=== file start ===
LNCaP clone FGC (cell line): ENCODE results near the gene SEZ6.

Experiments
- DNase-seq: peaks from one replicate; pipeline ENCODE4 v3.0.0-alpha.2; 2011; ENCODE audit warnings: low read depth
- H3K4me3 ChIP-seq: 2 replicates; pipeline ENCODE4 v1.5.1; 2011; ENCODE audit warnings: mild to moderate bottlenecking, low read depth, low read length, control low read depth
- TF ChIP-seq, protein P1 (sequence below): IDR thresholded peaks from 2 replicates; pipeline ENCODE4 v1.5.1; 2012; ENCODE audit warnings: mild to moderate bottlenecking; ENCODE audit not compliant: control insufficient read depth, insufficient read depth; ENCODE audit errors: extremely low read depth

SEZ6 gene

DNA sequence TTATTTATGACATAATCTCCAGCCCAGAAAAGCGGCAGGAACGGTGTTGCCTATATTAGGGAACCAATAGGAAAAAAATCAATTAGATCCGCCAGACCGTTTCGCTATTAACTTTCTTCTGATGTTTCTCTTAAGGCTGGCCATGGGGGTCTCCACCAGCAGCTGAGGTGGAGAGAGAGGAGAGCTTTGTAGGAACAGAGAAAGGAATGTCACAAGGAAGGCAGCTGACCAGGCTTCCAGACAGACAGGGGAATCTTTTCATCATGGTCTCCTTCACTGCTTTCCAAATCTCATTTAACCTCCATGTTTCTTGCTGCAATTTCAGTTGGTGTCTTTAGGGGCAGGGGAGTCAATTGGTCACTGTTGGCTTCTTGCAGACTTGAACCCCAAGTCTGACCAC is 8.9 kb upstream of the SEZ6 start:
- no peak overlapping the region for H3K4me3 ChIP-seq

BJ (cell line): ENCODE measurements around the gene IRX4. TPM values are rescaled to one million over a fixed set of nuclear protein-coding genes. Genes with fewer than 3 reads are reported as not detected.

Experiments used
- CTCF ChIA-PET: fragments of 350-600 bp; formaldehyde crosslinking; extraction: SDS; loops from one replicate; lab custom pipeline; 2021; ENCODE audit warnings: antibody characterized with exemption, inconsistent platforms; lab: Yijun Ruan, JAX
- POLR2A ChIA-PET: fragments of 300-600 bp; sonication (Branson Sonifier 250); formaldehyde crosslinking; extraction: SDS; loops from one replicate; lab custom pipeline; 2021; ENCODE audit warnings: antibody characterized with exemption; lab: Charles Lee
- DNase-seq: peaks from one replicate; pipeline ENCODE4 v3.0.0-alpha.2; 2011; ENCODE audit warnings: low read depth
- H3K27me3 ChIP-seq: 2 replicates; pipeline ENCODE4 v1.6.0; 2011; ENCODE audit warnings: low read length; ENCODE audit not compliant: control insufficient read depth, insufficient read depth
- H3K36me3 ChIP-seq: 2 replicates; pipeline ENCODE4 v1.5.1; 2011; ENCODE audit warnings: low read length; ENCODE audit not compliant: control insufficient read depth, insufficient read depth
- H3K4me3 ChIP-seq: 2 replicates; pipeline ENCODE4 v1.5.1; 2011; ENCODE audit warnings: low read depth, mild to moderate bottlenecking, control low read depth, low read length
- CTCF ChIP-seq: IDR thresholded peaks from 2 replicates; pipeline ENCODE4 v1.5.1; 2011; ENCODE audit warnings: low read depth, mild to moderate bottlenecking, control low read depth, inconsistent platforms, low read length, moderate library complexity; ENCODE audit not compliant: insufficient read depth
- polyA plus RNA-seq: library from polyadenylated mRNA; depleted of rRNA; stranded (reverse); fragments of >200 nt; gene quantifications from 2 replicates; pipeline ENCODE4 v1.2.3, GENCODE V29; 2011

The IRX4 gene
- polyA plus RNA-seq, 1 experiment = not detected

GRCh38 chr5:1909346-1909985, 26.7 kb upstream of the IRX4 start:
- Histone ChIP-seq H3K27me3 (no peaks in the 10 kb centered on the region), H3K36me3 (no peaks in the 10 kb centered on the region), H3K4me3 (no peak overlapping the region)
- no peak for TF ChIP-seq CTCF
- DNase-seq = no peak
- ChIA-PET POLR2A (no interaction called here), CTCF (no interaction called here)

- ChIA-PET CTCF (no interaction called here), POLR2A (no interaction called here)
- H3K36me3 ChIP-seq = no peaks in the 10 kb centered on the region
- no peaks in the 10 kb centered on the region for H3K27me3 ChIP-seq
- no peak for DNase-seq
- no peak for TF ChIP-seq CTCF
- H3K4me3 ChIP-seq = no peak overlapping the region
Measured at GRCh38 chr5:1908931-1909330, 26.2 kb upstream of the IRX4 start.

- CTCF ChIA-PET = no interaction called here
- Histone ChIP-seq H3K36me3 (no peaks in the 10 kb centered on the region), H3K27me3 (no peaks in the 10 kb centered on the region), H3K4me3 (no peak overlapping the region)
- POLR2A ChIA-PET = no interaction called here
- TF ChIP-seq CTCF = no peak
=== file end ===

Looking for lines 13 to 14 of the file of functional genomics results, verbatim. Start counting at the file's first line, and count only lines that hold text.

- DNase-seq: peaks from one replicate; pipeline ENCODE4 v3.0.0-alpha.2; 2011; ENCODE audit warnings: low read depth
- H3K27me3 ChIP-seq: 2 replicates; pipeline ENCODE4 v1.6.0; 2011; ENCODE audit warnings: low read length; ENCODE audit not compliant: control insufficient read depth, insufficient read depth